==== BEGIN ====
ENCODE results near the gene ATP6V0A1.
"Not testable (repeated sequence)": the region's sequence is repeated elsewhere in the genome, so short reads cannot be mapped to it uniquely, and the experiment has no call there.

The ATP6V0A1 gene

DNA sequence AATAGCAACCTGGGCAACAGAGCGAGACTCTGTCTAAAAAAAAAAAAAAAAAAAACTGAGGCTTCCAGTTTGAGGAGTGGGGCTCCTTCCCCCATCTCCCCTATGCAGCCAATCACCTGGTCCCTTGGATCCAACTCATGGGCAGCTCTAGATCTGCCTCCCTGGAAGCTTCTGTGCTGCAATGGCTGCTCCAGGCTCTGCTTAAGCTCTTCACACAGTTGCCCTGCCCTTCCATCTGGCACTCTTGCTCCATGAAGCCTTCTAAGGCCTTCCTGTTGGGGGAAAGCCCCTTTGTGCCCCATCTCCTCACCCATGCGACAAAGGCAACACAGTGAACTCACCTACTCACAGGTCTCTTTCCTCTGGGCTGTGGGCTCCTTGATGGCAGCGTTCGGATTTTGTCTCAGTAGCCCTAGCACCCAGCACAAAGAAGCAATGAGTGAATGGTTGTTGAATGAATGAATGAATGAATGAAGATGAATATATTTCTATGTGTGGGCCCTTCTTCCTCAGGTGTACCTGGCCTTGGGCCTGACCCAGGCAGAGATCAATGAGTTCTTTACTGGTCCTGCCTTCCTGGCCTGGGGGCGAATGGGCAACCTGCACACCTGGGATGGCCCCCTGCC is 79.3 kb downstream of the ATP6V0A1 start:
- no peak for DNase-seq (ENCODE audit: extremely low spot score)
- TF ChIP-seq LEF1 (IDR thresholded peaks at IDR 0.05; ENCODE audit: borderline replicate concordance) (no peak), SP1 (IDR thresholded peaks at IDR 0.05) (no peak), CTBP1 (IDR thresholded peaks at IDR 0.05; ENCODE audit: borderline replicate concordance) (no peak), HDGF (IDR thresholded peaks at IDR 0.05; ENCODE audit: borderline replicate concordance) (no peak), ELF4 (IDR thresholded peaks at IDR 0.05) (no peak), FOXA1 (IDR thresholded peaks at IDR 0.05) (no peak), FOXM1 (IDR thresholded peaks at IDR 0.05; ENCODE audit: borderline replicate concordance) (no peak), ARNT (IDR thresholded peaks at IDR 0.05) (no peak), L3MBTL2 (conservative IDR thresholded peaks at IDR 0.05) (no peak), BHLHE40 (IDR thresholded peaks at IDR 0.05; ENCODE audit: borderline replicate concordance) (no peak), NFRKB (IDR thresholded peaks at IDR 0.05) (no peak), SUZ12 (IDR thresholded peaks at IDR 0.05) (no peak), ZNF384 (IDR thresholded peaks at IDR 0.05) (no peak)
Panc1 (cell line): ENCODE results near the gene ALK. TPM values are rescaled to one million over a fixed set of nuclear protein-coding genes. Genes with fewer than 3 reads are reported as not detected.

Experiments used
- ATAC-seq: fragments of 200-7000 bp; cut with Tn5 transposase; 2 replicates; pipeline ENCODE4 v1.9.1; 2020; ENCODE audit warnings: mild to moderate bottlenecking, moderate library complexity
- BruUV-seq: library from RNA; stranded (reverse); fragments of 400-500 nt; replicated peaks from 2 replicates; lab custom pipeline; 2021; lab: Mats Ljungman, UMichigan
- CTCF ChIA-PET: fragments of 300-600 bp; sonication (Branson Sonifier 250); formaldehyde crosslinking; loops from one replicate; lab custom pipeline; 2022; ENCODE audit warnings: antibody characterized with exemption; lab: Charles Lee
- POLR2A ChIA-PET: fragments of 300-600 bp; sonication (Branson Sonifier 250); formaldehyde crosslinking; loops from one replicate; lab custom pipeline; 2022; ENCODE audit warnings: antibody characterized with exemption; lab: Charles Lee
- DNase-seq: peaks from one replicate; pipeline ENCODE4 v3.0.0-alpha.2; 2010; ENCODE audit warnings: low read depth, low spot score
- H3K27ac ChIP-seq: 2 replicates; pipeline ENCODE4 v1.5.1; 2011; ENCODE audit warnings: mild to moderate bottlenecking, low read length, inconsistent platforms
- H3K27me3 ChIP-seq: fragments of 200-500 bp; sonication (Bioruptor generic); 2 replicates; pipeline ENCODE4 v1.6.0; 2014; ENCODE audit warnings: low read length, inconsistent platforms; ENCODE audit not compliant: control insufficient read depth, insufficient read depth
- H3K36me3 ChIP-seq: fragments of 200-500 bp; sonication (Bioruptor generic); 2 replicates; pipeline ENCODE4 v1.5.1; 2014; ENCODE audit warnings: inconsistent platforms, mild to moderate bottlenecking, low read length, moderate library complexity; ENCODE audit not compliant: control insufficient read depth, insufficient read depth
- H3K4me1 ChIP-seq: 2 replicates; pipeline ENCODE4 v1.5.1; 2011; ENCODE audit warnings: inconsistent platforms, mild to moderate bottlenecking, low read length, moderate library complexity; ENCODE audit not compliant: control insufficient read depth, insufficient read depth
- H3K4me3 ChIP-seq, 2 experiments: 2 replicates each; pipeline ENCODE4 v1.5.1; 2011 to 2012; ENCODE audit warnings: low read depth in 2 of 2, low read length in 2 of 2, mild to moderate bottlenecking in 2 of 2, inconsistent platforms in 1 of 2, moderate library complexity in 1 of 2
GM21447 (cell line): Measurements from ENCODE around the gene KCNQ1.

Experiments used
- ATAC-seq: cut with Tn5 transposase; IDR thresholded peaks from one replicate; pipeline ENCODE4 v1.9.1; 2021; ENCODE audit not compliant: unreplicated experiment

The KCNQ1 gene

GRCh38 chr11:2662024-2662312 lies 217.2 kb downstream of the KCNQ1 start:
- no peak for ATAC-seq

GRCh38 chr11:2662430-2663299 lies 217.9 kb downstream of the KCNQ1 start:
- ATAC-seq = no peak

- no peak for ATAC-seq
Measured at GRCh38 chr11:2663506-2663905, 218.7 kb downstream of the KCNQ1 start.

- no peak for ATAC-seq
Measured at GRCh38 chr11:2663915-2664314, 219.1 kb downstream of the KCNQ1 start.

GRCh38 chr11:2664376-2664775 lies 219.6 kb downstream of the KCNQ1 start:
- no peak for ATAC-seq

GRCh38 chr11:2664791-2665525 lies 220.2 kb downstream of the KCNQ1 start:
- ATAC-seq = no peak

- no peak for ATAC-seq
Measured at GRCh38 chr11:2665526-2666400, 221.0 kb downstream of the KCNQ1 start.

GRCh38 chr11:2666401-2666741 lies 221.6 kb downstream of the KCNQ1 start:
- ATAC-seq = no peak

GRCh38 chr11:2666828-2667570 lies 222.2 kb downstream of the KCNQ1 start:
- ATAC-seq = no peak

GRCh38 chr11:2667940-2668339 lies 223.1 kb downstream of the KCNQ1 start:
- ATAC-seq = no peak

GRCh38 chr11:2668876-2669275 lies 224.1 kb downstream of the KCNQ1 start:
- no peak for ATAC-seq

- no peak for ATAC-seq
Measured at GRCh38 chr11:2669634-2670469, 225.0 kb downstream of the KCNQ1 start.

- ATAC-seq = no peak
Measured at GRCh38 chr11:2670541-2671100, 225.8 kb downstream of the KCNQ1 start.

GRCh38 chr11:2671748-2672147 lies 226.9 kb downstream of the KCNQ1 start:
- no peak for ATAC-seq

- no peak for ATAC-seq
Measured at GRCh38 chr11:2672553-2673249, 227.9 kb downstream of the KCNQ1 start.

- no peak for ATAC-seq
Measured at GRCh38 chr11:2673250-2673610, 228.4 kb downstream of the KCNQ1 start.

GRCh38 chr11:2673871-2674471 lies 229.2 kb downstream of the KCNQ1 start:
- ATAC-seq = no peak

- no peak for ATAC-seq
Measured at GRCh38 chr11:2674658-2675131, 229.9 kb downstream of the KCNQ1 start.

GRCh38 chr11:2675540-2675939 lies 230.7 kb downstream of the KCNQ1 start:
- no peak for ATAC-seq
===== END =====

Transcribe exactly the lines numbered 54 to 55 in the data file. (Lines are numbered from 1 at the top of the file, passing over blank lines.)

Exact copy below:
Measured at GRCh38 chr11:2673250-2673610, 228.4 kb downstream of the KCNQ1 start.

GRCh38 chr11:2673871-2674471 lies 229.2 kb downstream of the KCNQ1 start: